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News briefs

California Flood Death Toll Rises to 6

Los Angeles Times

LOS ANGELES

Soggy Southern California awoke Thursday to a pre-dawn bang of thunder and hail, but the fourth day of rain soon subsided, giving storm-battered residents a chance to assess the deluge's grim toll and brace for the next pounding.

The number of dead rose to six as the body of 15-year-old Adam Bischoff of the suburban Woodland Hills neighborhood of the San Fernando Valley was pulled from the Los Angeles River. The death of a 63-year-old woman from Brea, Calif., who lost control of her car on a flooded Orange County road Wednesday night was also attributed to stormy conditions.

Searches continued for at least five others, including Lance Cpl. Jeffrey B. Johns, 22, a crew member of a U.S. Marine helicopter that went down in the Pacific Ocean off the coast of Oxnard. Also missing were two experienced skiers feared buried in an avalanche at Mount Baldy in the San Bernardino mountains and two men believed to have disappeared in the Los Angeles and Santa Ana rivers.

Rescue teams again hunted for bodies in the debris-clogged delta of the Ventura River, which subsided after Wednesday's torrential flooding submerged the Ventura Beach RV Resort trailer park. All the residents had been accounted for, but one homeless man who made his camp in the riverbed drowned and officials were concerned that others may have perished.

By Thursday, the river was little more than a wide, mud-filled basin dotted with mattresses, lumber, food containers, and splintered trailers. A few dead carp and crawdads were left scattered in the ooze.

EPA to Allow Continued Use Of Controversial Fungicide

Los Angeles Times

WASHINGTON

The Environmental Protection Agency announced Thursday that it will permit farmers to continue using controversial fungicides, known as EBDCs, on 45 fruits and vegetables, contending that the cancer risk from long exposure to residues on food was minimal.

The announcement, which reverses a preliminary decision to ban use of the chemical on all but a handful of crops, was based in part on a study -- financed by chemical companies that make the fungicides -- showing that residue levels on harvested crops were essentially safe.

The EPA also said that new laboratory studies indicated that the active ingredient, ethylenebis (dithiocarbamate), is less potent in its cancer-causing properties than previously believed.

The chemical will continue to be banned on 11 other crops for which its risks outweigh its benefits.

The EPA's preliminary decision in December 1989 to ban most uses of EBDC immediately drew furious opposition from growers and pesticide manufacturers.

The chemicals, sold under such brand names as Mancozeb, Maneb, and Metiram, have been shown in laboratories to have significant cancer-causing properties.

But Reilly said the EPA now estimates that lifetime dietary exposure to the EBDC-treated foods would produce a one-in-a-million cancer risk -- what the agency regards as "negligible risk."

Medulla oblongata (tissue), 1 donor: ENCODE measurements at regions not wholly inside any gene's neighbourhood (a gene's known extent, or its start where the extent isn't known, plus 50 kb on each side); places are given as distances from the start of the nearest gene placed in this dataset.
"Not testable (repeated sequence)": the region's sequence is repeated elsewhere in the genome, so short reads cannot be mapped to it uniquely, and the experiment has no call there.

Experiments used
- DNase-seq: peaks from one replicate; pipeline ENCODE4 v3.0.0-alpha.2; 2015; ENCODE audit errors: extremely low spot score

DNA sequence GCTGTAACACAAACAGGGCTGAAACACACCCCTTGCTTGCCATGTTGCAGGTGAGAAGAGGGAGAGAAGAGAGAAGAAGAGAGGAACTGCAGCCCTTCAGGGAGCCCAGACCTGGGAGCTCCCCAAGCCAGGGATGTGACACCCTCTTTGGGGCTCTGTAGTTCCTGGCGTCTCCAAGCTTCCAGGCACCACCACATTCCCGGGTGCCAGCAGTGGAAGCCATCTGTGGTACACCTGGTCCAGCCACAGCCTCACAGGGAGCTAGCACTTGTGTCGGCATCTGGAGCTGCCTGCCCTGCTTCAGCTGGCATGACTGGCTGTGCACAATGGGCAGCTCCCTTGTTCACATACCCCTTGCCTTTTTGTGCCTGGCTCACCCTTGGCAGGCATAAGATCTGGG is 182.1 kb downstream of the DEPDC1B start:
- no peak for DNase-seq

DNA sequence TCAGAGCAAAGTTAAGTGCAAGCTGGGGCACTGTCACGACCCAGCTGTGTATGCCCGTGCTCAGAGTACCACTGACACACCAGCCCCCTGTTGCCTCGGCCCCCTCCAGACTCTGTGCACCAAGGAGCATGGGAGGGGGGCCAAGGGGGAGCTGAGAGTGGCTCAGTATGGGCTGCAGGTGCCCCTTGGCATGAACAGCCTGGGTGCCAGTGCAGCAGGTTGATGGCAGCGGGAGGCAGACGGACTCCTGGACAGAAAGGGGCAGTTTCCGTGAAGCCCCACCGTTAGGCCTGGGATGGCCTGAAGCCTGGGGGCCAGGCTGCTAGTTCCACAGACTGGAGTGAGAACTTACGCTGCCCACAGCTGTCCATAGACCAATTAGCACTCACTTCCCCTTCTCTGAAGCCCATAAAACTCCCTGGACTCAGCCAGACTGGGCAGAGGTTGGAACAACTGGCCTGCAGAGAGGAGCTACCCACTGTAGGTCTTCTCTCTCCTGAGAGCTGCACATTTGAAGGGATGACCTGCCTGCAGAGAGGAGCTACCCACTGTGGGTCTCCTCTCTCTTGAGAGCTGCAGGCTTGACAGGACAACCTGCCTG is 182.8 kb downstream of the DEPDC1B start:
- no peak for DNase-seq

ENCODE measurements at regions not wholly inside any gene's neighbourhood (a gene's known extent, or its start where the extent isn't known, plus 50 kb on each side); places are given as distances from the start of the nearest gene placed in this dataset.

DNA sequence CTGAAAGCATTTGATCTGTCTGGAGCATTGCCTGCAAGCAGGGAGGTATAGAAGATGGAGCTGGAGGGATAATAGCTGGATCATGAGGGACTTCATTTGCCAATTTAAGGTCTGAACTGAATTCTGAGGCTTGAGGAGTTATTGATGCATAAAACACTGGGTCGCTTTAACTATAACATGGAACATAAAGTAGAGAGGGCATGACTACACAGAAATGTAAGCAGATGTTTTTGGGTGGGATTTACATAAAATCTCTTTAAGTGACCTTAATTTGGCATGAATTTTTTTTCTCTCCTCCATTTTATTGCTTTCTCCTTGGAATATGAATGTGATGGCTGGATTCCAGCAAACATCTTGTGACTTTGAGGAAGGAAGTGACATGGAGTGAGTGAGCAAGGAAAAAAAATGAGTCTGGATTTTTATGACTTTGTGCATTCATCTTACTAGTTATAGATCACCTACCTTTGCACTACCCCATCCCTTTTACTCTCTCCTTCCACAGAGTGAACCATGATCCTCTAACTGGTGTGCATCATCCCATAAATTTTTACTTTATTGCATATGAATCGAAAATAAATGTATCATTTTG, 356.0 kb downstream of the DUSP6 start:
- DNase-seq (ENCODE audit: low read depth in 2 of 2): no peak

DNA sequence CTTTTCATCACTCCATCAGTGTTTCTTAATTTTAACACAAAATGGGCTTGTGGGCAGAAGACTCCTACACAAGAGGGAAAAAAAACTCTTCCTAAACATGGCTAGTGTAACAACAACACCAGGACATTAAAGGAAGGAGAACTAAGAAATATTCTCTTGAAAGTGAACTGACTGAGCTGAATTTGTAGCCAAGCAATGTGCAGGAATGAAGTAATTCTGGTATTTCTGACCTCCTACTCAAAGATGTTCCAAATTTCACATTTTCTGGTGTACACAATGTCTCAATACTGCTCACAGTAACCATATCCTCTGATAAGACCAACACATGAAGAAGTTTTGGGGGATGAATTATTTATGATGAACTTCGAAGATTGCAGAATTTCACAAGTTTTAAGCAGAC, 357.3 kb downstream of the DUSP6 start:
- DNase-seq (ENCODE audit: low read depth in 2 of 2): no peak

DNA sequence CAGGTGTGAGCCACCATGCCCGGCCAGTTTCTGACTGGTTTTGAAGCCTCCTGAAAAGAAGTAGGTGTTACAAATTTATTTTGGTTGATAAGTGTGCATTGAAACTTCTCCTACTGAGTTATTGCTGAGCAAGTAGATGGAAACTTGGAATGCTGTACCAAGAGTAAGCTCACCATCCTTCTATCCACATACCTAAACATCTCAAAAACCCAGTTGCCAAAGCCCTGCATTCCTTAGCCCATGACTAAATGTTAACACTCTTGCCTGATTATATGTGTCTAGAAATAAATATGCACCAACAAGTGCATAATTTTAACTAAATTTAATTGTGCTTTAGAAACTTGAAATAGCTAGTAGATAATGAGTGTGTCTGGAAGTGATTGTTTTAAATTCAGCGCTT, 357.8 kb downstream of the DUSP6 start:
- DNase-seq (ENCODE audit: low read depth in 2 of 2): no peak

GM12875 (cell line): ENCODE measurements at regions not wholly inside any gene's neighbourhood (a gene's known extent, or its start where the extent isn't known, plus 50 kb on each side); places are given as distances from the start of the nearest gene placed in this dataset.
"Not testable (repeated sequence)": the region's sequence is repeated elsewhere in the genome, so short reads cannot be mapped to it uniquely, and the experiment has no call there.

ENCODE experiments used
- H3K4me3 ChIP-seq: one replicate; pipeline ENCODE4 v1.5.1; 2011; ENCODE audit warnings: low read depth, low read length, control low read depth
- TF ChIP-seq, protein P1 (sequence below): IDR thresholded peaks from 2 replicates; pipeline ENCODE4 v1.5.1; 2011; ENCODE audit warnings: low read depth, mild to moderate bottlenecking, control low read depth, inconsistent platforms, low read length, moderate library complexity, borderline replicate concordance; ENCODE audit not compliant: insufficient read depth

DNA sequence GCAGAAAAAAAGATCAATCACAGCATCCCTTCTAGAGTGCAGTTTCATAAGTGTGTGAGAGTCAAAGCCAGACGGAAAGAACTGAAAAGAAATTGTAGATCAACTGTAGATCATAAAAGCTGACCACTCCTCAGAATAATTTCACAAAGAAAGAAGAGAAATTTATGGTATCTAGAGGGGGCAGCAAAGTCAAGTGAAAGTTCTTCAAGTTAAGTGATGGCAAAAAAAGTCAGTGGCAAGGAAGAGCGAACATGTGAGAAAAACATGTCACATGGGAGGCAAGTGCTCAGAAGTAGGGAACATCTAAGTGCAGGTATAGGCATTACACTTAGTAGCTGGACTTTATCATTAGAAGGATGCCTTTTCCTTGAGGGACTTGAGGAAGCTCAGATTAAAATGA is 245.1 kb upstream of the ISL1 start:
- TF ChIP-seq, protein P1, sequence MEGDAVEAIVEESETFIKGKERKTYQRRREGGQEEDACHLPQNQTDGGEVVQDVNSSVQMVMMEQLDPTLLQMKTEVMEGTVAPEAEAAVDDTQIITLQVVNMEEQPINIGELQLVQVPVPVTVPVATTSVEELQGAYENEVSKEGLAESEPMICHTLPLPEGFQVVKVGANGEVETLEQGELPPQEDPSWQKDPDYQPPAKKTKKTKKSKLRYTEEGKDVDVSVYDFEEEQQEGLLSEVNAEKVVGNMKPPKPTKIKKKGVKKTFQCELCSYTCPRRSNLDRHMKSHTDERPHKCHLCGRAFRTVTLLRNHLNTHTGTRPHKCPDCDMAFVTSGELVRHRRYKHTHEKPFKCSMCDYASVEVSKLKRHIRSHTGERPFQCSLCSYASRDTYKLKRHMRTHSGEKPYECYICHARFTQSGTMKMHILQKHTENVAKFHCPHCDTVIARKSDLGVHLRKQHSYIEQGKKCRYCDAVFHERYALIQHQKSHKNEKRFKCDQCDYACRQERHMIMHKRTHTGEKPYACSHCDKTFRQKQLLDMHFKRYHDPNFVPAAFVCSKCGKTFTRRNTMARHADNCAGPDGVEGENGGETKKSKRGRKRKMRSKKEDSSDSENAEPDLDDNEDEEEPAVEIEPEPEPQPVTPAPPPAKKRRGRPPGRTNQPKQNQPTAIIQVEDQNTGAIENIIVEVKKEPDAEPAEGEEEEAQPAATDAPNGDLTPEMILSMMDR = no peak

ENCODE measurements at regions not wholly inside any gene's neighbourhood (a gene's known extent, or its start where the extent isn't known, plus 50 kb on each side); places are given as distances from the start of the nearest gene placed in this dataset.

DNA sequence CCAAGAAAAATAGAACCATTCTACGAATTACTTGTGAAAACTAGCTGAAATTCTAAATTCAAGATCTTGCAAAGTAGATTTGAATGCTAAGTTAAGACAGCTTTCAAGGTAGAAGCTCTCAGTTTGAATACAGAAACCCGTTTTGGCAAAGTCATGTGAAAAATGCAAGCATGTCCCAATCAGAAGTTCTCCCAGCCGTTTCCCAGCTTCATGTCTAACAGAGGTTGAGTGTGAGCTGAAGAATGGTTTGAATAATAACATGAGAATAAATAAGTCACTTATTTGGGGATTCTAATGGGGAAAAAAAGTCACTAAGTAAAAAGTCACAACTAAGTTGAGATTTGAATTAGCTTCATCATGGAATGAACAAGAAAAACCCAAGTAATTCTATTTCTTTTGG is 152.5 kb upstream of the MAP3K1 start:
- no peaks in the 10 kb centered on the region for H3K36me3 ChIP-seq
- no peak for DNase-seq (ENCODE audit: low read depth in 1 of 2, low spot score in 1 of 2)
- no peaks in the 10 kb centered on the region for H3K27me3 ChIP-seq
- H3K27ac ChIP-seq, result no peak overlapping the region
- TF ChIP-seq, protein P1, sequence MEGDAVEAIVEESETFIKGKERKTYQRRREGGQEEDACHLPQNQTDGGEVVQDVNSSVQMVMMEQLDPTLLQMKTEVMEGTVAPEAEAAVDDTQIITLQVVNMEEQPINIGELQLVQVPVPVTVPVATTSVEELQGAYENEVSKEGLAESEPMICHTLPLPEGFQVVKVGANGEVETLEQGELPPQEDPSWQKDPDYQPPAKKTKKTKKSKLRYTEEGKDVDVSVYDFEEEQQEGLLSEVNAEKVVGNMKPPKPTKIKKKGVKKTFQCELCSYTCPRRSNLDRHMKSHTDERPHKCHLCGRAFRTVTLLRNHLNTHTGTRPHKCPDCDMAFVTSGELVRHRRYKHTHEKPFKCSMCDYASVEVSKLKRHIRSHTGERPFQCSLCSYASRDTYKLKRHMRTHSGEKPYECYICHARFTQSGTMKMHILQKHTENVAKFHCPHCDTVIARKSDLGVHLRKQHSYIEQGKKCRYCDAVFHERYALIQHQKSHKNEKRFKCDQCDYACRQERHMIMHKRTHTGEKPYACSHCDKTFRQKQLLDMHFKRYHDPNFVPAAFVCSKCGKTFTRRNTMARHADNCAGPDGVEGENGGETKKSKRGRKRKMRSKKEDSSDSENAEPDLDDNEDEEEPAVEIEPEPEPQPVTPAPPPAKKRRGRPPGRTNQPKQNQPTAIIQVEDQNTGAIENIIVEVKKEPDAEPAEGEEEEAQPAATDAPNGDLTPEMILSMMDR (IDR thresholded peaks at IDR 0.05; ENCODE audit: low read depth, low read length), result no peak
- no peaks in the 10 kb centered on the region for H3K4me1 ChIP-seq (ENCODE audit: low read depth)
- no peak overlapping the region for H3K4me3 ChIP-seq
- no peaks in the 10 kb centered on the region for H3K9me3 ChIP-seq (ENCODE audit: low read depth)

Environmentalists, who have waged a five-year fight to curb EBDC use, reacted with disappointment.

Natural Resources Defense Council attorney Erik D. Olson said the action "violates the federal law's ban on adding cancer-causing pesticides to foods and fails to protect the public from a clear and significant cancer risk."

Craig Merilees of the California Consumer Pesticide Project questioned the validity of the market-basket study since it was financed by the EBDC producers -- BASF Corp., the DuPont Co., Elf ATOCHEM North America, Inc., and Rhom and Haas Co.

In the market-basket study, a task force organized by the companies collected and analyzed more than 6,000 food samples. The result, the organization said Thursday, showed the potential consumer exposure to EBDCs through residues on foods to be "virtually non-existent."

Weather

Mixed Bouquet

By Marek Zebrowski
Staff Meteorologist

A short-lived clearing is forecast for Friday afternoon and night as a small area of high pressure passes over New England. Then, a low forming over the lower Ohio valley will begin moving eastward, bringing a variety of mixed precipitation to our area for late Saturday and into Sunday. Once again though, most of the precipitation seems destined to pass to the south of us, continuing our unusually dry winter weather pattern.

Friday afternoon: Partial clearing from west to east with a high of about 41F (5C). Northwesterly winds 8-15 mph (13-24 kph)

Friday night: Clear with diminishing winds. Some clouds advancing from the west towards dawn. Low around 28F (-2C) in town, and in the lower 20s (-4 to -6C) outside the metropolitan area.

Saturday and Saturday night: Thickening clouds throughout the day with onset of mixed precipitation around nightfall. Some snow will develop over the northern and central portions of our area, while locally, a mix of rain, sleet, and snow is expected. Highs around 40F (4C), lows around 34F (1C)

Sunday outlook: Clearing in the afternoon with highs in seasonable 30s (2-4C).